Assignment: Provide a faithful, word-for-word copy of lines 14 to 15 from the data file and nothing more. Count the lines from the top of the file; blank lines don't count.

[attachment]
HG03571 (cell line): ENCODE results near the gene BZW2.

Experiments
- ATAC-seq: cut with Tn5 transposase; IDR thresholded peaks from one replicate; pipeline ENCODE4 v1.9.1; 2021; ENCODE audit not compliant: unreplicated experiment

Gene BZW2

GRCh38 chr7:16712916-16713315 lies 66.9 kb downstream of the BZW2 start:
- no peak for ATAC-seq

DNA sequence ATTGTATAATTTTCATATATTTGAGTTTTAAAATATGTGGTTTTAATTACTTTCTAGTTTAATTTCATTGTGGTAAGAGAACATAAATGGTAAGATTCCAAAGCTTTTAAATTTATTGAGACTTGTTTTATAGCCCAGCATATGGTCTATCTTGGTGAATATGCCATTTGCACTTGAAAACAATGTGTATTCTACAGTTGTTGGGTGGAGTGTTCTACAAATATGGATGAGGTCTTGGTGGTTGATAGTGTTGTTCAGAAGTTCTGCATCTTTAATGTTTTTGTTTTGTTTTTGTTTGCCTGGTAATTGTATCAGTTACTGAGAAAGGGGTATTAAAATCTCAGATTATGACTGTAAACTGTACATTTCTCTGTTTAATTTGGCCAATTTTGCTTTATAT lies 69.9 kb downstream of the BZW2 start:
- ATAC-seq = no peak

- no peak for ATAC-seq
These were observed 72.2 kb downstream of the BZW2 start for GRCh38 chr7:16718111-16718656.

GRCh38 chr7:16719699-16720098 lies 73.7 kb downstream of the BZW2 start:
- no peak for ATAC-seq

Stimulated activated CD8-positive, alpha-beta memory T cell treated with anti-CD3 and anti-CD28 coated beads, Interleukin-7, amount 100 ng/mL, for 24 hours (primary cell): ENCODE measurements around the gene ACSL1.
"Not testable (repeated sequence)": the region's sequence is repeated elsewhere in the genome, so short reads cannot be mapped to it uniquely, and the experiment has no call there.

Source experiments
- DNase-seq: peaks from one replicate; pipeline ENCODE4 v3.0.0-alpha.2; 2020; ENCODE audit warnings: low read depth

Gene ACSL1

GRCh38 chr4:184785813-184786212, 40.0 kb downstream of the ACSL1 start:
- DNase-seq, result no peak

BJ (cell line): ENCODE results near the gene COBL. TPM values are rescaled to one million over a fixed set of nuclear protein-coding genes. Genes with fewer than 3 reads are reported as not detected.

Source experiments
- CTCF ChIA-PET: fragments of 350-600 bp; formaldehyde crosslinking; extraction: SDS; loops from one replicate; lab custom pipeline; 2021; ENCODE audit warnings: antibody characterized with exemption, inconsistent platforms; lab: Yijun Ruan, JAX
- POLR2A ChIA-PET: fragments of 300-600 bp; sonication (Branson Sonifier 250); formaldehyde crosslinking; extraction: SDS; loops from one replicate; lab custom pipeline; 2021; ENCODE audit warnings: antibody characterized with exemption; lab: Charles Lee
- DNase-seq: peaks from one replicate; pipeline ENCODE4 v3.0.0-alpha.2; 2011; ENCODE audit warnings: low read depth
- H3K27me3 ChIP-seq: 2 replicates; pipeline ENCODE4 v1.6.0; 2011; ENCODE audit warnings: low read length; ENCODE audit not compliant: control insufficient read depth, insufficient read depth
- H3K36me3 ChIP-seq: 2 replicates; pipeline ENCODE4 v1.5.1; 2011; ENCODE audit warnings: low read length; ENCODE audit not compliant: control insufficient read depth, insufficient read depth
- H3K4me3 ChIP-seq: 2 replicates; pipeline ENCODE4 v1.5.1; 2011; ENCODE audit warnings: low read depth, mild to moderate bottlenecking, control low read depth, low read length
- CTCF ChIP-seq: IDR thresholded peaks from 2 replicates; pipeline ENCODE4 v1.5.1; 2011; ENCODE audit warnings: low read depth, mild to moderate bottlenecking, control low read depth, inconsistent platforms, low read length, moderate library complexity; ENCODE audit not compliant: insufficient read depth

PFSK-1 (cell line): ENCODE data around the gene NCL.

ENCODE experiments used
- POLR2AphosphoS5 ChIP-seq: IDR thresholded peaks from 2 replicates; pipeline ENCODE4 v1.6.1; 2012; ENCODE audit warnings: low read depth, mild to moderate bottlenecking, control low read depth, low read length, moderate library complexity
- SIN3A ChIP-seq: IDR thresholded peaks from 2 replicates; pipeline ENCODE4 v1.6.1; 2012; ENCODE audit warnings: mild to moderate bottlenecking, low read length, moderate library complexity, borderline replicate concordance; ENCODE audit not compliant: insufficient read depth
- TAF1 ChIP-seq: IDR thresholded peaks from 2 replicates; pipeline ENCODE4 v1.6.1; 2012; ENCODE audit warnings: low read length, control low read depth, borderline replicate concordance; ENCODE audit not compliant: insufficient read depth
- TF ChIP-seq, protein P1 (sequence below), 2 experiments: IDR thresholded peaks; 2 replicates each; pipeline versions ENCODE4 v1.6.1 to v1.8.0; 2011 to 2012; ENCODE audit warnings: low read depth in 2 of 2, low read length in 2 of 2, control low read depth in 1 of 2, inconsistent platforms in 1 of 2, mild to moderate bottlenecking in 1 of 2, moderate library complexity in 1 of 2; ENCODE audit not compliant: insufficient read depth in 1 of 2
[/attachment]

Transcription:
"Not testable (repeated sequence)": the region's sequence is repeated elsewhere in the genome, so short reads cannot be mapped to it uniquely, and the experiment has no call there.

Source experiments